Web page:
The next line in Zechariah's prophecy says ''I will remove the iniquity of that land in one day.'' That is what God did through Jesus on the cross, the lamb that was slain, and through His resurrection. It was that act that will have a direct result one day of ridding the world of evil and iniquity.

Many Other Prophetic Examples


The original character Joshua in the Bible was the one who led the children of Israel into the promised land. Who is to say that that original Joshua was not a prophetic type of our Lord who bore the same name?

When Moses was nearing death, he assigned his protege Joshua to take over for him. Joshua finished Moses's job as Israel's savior from slavery in Egypt. He brought them into the promise land. He then set up righteousness in the land and fought evil. He taught people to love and worship God.

Other people, occurences or things we should consider types that may have foretold the coming of Jesus were these:

1) Joseph the son of Jacob was betrayed by his brothers. But afterward he became the overseer of all the food supplies in Egypt. From that position he saved the children of Israel and others from mass starvation, leading to 400 years of Israel's population growth.

2) The ram Abraham saw caught in the thicket, sacrificed.

3) The pole and image of a fiery bronze serpent Moses lifted up in the wilderness to heal many people.

4) The rock Moses struck that gushed out water in the desert to keep Israel form dying of thirst.

5) Israel's atonement sacrifices, prefiguring the sacrifice of Jesus.

6) Jonah, who saved Ninevah from destruction. Though often considered figurative, Jonah's own words indicate he died in the belly of the big fish, and revived when it spit him out. Thus, prefiguring the death and resurrection of Jesus. This event was referred to by Jesus as a sign of how He would die and be raised again, ''the sign of Jonah''. The book of Jonah is a short read, see for yourself.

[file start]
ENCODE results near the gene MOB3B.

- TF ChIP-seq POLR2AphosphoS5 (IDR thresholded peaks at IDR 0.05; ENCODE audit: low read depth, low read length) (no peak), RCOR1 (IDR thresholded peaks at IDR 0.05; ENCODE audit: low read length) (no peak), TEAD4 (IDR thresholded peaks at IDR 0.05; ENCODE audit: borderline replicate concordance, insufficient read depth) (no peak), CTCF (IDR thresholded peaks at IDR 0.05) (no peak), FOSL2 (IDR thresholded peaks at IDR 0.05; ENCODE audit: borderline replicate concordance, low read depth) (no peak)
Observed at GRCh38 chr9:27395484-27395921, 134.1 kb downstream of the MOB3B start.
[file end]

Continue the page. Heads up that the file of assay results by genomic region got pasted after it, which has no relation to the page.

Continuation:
These few examples of action/prophecies each feature a typology within them, in my opinion. We will look at other types and prophecies later. But there are many more instances we could mention.

Jesus and His apostles explained that God deliberately made these prophecies clearer to people who follow Jesus, than to those hundreds or thousands of years beforehand, who first heard them. We can understand because of hindsight and faith-sight with God's enlightenment.

These New Testament writers thereby intimate God was wisely shielding the intended future meanings of the types and prophecies from the people of the time (1 Peter 1:10-12, John 12:37-41, Luke 8:10).

When many of the prophecies foretelling Jesus were originally given, they were not yet clear as to their predictive nature.

Some had a separate predictive element that was discovered later when things fell into place. For example, Psalm 118 says ''The stone which the builders rejected has become the chief cornerstone. This was the Lord's doing; It is marvelous in our eyes.''